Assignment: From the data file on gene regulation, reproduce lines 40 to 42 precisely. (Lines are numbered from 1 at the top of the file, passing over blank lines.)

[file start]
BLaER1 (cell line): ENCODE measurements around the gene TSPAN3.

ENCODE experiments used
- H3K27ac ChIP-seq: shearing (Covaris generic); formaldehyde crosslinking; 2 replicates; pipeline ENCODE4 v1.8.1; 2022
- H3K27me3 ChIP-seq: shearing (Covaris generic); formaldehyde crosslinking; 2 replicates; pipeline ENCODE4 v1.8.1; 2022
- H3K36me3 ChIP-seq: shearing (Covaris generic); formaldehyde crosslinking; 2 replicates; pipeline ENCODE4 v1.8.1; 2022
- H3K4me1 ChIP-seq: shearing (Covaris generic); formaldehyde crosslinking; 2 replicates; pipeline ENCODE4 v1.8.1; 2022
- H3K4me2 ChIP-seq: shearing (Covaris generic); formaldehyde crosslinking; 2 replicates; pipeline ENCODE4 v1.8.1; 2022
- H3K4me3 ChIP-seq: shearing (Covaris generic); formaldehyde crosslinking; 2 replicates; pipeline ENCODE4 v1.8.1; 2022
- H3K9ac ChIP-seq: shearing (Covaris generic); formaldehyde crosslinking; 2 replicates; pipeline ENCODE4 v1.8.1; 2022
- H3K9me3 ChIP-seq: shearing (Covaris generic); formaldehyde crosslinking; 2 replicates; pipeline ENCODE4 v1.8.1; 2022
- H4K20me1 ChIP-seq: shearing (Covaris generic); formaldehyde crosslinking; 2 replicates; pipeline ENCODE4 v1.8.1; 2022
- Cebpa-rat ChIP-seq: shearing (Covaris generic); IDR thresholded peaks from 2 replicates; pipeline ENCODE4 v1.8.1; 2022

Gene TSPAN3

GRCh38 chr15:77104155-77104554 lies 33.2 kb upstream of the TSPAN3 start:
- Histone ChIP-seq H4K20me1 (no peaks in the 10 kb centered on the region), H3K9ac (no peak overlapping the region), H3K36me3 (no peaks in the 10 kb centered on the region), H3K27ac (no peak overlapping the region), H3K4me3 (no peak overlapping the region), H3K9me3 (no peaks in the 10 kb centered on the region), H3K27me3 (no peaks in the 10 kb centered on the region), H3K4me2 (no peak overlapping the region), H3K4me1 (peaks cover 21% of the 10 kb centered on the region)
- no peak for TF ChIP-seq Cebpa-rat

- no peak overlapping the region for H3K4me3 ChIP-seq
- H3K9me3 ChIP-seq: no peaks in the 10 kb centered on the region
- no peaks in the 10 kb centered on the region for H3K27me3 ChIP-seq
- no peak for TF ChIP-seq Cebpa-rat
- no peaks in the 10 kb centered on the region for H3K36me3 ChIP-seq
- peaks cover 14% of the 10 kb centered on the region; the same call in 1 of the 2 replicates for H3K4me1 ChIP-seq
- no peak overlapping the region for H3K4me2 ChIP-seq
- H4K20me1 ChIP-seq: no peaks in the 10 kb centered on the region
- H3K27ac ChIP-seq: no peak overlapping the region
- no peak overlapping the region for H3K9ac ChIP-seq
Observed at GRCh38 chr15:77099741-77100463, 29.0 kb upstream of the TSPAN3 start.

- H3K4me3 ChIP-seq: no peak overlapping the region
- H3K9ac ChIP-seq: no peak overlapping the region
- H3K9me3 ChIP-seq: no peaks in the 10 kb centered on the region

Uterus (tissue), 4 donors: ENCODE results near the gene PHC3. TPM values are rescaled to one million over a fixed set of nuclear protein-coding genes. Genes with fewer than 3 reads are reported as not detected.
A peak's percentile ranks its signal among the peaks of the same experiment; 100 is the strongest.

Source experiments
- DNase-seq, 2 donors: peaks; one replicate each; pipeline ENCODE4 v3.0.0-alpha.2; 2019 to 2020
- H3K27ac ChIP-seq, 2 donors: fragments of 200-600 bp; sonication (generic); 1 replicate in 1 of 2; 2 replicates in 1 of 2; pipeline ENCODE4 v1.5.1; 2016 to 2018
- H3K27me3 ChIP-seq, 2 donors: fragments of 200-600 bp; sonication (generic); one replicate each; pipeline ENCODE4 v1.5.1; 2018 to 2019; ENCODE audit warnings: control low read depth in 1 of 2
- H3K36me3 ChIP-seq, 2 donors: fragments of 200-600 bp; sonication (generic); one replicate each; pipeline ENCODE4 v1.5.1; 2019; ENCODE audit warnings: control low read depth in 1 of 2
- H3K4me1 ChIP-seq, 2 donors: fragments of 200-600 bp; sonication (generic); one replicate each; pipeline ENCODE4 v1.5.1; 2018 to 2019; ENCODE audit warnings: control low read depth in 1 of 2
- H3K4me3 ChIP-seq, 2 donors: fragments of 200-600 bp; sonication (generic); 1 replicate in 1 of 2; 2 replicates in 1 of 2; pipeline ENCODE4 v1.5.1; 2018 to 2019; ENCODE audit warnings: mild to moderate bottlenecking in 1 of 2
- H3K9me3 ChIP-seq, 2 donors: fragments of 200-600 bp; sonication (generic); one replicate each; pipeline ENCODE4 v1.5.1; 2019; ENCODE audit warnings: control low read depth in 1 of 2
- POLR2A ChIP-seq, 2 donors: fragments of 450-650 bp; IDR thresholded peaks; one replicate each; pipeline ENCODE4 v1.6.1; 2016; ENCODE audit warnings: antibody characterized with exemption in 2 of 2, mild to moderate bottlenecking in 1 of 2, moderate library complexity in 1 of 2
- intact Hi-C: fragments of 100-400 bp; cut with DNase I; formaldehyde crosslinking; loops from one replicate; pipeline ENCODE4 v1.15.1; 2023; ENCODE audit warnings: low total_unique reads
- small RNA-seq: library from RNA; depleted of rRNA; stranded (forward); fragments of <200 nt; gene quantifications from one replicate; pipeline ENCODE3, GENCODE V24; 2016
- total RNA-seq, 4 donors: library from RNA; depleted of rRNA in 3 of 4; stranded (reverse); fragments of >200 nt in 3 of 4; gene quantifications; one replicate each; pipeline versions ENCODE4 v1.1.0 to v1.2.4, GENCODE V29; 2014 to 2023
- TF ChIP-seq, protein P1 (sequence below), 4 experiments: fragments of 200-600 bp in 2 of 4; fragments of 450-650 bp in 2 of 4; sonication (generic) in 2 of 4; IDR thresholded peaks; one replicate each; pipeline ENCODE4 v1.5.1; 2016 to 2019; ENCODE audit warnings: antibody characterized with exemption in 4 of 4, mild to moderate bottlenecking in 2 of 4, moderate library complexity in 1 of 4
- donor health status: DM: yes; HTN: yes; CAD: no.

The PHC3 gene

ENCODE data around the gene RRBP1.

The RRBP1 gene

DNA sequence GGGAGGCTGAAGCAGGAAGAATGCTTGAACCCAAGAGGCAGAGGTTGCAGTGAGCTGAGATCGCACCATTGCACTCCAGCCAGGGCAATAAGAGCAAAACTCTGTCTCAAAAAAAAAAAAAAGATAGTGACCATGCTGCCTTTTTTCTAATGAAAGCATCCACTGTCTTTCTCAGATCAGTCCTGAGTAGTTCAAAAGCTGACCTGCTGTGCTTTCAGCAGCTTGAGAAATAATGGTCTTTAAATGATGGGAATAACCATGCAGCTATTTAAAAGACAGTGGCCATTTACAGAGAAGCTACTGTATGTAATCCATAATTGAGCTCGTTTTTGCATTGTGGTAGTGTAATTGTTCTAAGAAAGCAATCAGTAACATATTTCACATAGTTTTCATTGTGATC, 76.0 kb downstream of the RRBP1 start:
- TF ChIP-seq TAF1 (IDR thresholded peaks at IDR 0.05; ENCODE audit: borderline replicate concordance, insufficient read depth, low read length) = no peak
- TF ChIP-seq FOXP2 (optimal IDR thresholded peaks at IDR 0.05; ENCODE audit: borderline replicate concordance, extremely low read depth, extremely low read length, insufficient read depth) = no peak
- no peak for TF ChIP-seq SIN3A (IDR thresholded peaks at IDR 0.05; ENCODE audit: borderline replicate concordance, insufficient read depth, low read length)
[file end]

- H3K9me3 ChIP-seq, 2 donors: fragments of 200-600 bp; sonication (generic); one replicate each; pipeline ENCODE4 v1.5.1; 2019; ENCODE audit warnings: control low read depth in 1 of 2
- POLR2A ChIP-seq, 2 donors: fragments of 450-650 bp; IDR thresholded peaks; one replicate each; pipeline ENCODE4 v1.6.1; 2016; ENCODE audit warnings: antibody characterized with exemption in 2 of 2, mild to moderate bottlenecking in 1 of 2, moderate library complexity in 1 of 2
- intact Hi-C: fragments of 100-400 bp; cut with DNase I; formaldehyde crosslinking; loops from one replicate; pipeline ENCODE4 v1.15.1; 2023; ENCODE audit warnings: low total_unique reads